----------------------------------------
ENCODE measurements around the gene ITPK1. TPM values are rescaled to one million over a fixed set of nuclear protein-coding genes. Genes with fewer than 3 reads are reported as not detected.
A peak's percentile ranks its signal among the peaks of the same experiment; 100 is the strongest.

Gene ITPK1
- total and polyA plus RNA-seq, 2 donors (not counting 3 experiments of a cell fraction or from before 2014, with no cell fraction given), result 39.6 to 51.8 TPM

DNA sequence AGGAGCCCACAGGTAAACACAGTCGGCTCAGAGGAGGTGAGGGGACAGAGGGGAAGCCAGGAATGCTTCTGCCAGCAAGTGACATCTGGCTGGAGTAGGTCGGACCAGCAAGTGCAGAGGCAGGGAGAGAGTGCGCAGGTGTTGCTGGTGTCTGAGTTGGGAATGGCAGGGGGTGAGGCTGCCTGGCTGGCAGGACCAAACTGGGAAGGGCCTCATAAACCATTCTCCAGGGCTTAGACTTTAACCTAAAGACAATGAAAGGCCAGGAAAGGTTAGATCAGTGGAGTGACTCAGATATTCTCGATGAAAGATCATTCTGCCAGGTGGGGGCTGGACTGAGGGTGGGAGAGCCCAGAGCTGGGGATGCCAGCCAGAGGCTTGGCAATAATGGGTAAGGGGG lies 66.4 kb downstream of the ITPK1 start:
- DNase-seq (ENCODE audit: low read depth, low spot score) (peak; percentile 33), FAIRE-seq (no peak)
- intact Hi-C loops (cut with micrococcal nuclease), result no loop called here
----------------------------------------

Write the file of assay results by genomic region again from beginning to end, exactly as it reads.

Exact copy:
ENCODE measurements around the gene ITPK1. TPM values are rescaled to one million over a fixed set of nuclear protein-coding genes. Genes with fewer than 3 reads are reported as not detected.
A peak's percentile ranks its signal among the peaks of the same experiment; 100 is the strongest.

Gene ITPK1
- total and polyA plus RNA-seq, 2 donors (not counting 3 experiments of a cell fraction or from before 2014, with no cell fraction given), result 39.6 to 51.8 TPM

DNA sequence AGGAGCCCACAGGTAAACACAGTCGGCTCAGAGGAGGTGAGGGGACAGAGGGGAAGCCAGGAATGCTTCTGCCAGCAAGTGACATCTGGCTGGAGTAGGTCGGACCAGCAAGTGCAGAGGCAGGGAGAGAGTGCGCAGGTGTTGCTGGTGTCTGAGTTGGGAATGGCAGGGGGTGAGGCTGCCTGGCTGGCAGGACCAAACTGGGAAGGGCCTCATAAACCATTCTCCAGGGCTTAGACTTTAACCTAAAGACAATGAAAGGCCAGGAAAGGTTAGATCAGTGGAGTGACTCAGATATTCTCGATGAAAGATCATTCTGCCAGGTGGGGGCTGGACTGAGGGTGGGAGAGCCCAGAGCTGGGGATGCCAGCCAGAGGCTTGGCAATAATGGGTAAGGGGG lies 66.4 kb downstream of the ITPK1 start:
- DNase-seq (ENCODE audit: low read depth, low spot score) (peak; percentile 33), FAIRE-seq (no peak)
- intact Hi-C loops (cut with micrococcal nuclease), result no loop called here